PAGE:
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How Our Innate Sense Of Trust Can Be Shattered.

 

When I was about nine or ten years old, about two years after my parents had divorced and I was still living with my mother, she met a man called Iain McDonald at a singles’ bar and soon afterwards invited him to move in with us (‘us’ being myself, my brother, who is three years older than me, and my mother).

He accepted this offer with alacrity.

He was an alcoholic, and used to go missing for periods of time. He also hired cars and neither paid for them (he wrote cheques he knew would bounce) nor returned them (until the police caught up with him)

Usually, too, he would drive these cars with way over the legal limit of alcohol in his blood – including when I was in the car.

Indeed, he once drove myself, my older brother and my brother’s friend, Leslie, to a fun-fair. Upon arrival, after he had parked the car in a haphazard manner, rather like a gorilla who’d only had one driving lesson and was blind-folded, he slumped forward in his driver’s seat, seemingly on the verge of unconsciousness.

Then, in a most uncoordinated fashion, like someone with advancing Parkinson’s disease, he retrieved a ten pound note from his wallet, telling us all (his speech so slurred as to be virtually unintelligible) to go on some rides and to come back when the money ran out.

My brother snatched the money from his hand and he and his friend bounded off to the rides like excitable puppies on amphetamines. I, however, chose to stay in the car and ‘nurse’ Iain.

Because of this kind of behaviour (eg the drink-driving, financial fraud and stealing of cars) he was frequently arrested. Indeed, I almost became used to the police coming around to our house, or to seeing them waiting in their panda car parked directly outside our house, adjacent to the small front garden.

As Iain’s criminal activities escalated, he started to receive harsher penalties from the Court. Whilst he was living with us, he served some short terms of incarceration at Pentonville Prison in London. From his cell, he would write to my mother. I remember seeing the letters with several words, phrases or sentences having been redacted by the prison censors – thick black blocks of ink.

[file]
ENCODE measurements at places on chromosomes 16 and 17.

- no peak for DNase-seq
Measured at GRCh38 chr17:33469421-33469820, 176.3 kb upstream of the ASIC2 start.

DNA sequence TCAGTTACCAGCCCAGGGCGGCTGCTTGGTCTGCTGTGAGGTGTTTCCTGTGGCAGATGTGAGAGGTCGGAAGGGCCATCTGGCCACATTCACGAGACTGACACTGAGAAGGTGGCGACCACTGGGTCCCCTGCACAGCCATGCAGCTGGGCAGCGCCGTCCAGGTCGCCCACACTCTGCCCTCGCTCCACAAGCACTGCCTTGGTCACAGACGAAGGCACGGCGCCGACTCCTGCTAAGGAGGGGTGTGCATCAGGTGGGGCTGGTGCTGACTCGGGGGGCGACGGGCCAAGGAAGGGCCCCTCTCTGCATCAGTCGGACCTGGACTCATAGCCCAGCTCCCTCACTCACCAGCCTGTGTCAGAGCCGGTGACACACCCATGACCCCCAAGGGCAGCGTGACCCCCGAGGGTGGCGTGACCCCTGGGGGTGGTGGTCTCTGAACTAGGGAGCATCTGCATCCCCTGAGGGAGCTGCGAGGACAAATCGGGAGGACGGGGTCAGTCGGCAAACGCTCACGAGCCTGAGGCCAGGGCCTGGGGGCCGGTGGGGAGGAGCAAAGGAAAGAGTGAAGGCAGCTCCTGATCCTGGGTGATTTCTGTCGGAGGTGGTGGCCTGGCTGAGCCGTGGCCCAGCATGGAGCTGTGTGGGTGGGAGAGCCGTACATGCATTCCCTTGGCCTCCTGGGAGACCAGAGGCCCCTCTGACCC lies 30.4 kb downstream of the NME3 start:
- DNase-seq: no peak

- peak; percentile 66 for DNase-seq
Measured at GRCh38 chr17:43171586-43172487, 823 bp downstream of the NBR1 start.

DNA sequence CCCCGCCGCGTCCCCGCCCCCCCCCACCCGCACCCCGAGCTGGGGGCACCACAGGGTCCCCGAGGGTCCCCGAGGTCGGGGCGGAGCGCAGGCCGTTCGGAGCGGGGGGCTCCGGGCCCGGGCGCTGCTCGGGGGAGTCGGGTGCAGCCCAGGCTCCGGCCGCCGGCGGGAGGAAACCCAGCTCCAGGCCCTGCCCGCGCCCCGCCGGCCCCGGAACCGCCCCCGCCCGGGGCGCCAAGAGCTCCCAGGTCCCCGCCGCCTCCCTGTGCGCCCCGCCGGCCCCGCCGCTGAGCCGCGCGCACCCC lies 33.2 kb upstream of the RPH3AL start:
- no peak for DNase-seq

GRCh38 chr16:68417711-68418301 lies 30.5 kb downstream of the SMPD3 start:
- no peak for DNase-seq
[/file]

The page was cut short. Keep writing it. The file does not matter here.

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The key element of this short tale from my past, and the one that is perhaps most pertinent to the title, is what we discovered after the first time we found out he’d been arrested, which must have been several months, possibly longer, after he had first moved in with us. This is what happened:

One night there was a phone call from the police. Iain had been arrested and was in their custody and they wanted my mother to go immediately to the police station, presumably in order to help them with their enquiries.

She duly went and did not return to our house until about 9 or 10pm. I was in bed and my light was off. Nevertheless, she burst into my bedroom in a highly distressed and hysterical state, declaring that she had just been informed by the police that the man we all knew as ‘Iain McDonald’ had been living under an alias. His real name, apparently, was John Lee.¬†Also, he had not been living in Australia before he met my mother as he had claimed, but, in fact, came from Kelso in Scotland. Furthermore, he had a family there (in Kelso) – a wife and children. (He had told my mother he was single and childless). It seems that one reason why he had been stealing cars was to enable himself to drive to Kelso in Scotland, a journey of perhaps five hundred miles, to see them.

My mother blurted out all this information, through her tears, with such speed and urgency that it was very hard to take in. I just remember feeling stunned and confused.

I was not yet even eleven years old.

Such experiences, of course, undermine our ability trust. Indeed, without effective therapy, such experiences may mean we are unable to trust others properly for the whole of our adult lives, causing us tremendous problems both forming and maintaining relationships.

Other childhood experiences that can potentially seriously undermine our ability to trust others during our adult lives are being abandoned or rejected by our parents, being neglected by our parents (emotionally and/or physically), or being betrayed, exploited or abused by them.

To read my article on how such an inability to trust others and accompanying problems developing healthy relationships can result from our traumatic childhood experiences, click here.

One effective way to address such problems relating to how our childhood experiences may adversely affect our adult belief system is by undergoing cognitive behavioural therapy (CBT). To read my article about this, click here.

Resources:

‘Learn To Trust Again’ Hypnotherapy Audio (instantly downloadable MP3). Click here for further information.

David Hosier BSc Hons; MSc; PGDE(FAHE).

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Copyright 2015 Child Abuse, Trauma and Recovery

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